Britain's culture secretary sought to build support among dozens of nations -- but not the US -- for improved regulation of the global Internet gaming industry on Tuesday at an international summit for the sector.
Officials from more than 30 countries debated regulation measures just weeks after the US effectively banned online gambling and amid fears it could exploit children and encourage criminal activity.
Jowell said that a regulated Internet gaming industry would offer gamblers better protection than the US decision to outlaw the practice.
"Remote gambling has gone from a niche to mass market in a matter of years," Jowell told journalists during a break in the gathering, the first summit to discuss the global impact of Internet gaming. "There is a recognition that it is in the interests of all our citizens that we move to a framework of global standards on Internet gaming."
However, US officials declined an invitation to take part in the talks at the Ascot race course outside London.
Officials from Australia, South Africa, New Zealand and online jurisdictions such as Malta, Costa Rica and Antigua and Barbuda attended the session.
British Sports Minister Richard Caborn said after the session that he was pleased with the progress officials had made.
"Those present today agreed to cooperate further in a number of key areas to ensure that gambling remains fair, crime-free and vulnerable people are protected," he said.
Delegates discussed the text of a draft communique and were taking it back to their governments, he said, adding that Britain planned to seek confirmation of the governments' agreement in the coming weeks.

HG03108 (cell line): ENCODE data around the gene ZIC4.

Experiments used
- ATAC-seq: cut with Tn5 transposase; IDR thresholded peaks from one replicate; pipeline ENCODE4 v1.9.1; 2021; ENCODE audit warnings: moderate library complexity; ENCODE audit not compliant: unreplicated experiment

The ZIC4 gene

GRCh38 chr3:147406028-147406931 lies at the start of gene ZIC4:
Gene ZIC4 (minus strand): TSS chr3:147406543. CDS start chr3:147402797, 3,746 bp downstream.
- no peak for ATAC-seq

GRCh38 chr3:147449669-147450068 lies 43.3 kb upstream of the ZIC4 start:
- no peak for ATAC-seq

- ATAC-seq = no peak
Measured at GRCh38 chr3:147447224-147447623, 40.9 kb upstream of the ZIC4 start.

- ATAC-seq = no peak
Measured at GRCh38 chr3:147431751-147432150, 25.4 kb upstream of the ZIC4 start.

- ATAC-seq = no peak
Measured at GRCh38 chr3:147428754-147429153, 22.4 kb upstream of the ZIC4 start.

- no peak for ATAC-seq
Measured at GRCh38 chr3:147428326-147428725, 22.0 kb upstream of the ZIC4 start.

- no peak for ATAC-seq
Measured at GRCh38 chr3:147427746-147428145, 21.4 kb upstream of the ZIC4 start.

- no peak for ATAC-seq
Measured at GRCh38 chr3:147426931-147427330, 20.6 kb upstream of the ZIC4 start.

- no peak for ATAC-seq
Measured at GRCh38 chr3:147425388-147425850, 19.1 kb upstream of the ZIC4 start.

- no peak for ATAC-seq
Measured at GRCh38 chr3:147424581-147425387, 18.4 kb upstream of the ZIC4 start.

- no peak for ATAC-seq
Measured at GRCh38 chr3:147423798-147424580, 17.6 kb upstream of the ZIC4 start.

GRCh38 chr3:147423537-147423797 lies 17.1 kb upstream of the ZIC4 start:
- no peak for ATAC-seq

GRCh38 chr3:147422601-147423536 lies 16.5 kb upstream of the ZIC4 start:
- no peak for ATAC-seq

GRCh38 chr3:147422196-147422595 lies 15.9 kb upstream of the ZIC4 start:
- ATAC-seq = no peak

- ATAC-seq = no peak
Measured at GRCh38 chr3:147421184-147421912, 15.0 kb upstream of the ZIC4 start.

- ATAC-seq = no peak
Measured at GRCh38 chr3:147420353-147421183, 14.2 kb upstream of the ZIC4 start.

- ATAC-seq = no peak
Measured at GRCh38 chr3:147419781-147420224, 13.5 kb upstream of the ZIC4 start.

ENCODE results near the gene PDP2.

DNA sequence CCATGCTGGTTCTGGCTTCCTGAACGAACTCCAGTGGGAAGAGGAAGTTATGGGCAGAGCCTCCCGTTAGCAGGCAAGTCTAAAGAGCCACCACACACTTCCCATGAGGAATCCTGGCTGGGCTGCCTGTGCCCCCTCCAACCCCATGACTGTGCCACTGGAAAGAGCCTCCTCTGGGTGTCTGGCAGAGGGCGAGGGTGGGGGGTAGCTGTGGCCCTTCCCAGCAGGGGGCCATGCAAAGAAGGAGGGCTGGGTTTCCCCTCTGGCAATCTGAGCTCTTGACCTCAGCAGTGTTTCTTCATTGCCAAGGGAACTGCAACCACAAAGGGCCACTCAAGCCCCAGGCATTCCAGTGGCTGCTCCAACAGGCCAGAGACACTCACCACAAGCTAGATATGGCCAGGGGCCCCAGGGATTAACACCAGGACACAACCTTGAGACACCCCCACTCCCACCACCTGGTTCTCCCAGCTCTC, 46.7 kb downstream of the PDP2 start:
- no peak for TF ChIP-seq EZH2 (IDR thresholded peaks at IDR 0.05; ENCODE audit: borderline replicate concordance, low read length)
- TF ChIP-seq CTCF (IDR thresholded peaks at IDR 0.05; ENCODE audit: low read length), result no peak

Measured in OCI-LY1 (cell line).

Those present also agreed to propose an expert working group on Internet gambling, which would include representatives of the countries at the conference and international bodies like UNESCO and report back by the middle of next year, Caborn said.
The US Congress caught the gaming industry by surprise when it added a provision to a bill aimed at improving port security to make it illegal for banks and credit card companies to settle payments to online gambling sites. US President George W. Bush signed it into law on Oct. 14.
The decision closed the most lucrative region in a market worth US$15.5 billion this year in "spend" value -- the amount gambling companies win from their clients, or the amount gamblers lose.
Jowell likened the US decision to a new form of the 1920s Prohibition on alcohol, warning that it would drive the industry underground.
PartyGaming PLC, the industry's largest company, said Jowell's proposal were more sensible than a ban.
"You've got to protect the vulnerable, including children, insure fair play and drive any mavericks out," spokesman John Shepherd said in a telephone interview. "Prohibition ... won't stop people from gambling, and it will strip away protection for consumers as easily as flame thrower removes paint from a wall."
PartyGaming, once the envy of online gambling with its more than US$8 billion IPO last year, is now trying to figure out how to save its business model. It runs what was once the world's biggest poker site, PartyPoker, and has said it will no longer take payments from the US, eliminating nearly 80 percent of its revenue and sending its stock plunging.
The draft communique from Tuesday's meeting noted concerns surrounding the industry, including its vulnerability to misuse for criminal activity and its threat to children.